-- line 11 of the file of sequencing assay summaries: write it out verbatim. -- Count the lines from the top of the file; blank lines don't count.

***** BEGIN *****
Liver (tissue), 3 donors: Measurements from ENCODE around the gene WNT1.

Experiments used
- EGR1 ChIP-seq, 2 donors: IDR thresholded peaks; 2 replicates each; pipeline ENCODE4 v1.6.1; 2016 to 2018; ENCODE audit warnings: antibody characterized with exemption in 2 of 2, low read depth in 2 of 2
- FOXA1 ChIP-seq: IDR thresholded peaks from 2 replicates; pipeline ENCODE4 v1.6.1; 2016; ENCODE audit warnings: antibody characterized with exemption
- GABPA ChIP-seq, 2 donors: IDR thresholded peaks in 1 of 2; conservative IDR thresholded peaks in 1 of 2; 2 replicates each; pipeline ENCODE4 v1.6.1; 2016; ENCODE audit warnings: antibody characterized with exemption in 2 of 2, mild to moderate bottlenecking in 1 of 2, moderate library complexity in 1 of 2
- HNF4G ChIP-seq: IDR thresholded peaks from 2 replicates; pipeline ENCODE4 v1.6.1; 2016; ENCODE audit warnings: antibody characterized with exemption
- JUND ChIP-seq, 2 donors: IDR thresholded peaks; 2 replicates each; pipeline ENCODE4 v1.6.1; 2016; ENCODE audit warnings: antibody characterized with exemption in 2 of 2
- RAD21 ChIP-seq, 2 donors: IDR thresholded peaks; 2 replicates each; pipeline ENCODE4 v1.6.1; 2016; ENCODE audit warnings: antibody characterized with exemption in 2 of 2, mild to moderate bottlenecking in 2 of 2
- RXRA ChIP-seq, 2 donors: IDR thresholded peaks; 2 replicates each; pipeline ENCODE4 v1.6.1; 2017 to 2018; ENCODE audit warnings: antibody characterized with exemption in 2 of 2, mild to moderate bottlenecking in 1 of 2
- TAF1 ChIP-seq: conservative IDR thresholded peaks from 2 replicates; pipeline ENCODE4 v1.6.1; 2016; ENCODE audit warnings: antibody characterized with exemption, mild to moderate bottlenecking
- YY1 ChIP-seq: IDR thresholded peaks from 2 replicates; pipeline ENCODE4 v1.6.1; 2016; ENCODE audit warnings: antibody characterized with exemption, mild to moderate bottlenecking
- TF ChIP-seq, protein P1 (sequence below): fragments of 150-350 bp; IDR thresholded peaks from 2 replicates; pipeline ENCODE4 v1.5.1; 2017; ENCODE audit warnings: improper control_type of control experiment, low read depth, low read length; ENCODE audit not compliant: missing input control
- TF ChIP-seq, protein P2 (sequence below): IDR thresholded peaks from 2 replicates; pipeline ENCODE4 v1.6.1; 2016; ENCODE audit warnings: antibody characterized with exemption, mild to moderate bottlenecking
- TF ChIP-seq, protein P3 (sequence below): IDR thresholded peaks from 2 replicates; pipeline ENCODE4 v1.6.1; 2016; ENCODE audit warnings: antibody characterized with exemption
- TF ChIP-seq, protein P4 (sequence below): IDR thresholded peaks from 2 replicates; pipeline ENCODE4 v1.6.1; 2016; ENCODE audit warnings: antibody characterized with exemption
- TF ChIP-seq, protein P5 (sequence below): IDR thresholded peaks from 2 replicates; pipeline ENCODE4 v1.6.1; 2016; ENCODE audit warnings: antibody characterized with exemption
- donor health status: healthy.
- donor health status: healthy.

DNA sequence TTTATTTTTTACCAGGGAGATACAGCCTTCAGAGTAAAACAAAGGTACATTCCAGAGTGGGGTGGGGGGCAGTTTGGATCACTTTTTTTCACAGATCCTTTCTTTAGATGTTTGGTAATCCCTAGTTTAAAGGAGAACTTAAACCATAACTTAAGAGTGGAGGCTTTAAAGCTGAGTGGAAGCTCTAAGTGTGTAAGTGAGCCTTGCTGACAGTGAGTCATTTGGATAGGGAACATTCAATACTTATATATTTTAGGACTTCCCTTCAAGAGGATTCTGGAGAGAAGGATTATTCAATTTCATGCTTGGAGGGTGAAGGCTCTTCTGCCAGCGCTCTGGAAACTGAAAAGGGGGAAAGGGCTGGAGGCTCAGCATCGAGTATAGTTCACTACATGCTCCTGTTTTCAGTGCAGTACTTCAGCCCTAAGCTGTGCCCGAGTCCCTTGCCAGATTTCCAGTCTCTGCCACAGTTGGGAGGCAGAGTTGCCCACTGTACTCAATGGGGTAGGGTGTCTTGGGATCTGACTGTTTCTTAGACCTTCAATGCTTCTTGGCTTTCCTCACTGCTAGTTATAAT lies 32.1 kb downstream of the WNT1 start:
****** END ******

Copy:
- YY1 ChIP-seq: IDR thresholded peaks from 2 replicates; pipeline ENCODE4 v1.6.1; 2016; ENCODE audit warnings: antibody characterized with exemption, mild to moderate bottlenecking